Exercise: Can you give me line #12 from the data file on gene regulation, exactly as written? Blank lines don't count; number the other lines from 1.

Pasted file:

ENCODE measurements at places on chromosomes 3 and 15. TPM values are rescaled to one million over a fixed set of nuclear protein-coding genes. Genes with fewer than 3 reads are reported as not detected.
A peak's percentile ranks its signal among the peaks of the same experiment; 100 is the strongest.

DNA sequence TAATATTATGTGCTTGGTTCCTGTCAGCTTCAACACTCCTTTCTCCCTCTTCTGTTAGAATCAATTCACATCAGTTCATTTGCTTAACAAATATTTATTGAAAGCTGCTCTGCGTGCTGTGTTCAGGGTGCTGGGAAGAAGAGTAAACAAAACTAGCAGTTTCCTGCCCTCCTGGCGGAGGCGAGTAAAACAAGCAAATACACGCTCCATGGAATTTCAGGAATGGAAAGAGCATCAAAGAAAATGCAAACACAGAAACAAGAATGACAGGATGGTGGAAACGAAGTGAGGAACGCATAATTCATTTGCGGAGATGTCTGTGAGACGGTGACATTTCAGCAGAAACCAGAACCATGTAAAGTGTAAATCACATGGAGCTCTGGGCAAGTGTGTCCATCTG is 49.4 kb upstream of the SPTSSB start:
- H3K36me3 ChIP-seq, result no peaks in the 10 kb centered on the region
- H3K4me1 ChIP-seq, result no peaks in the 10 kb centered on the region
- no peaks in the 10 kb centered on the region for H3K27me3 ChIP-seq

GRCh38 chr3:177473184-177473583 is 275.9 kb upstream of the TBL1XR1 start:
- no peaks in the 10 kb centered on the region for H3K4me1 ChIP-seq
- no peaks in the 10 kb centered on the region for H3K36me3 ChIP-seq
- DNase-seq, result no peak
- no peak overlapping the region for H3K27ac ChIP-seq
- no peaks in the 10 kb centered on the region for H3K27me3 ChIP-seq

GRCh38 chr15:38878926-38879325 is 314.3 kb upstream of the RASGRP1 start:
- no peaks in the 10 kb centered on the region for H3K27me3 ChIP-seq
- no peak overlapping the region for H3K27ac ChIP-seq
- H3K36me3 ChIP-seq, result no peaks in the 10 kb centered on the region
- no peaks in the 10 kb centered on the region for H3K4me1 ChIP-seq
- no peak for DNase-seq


- no peaks in the 10 kb centered on the region for H3K27me3 ChIP-seq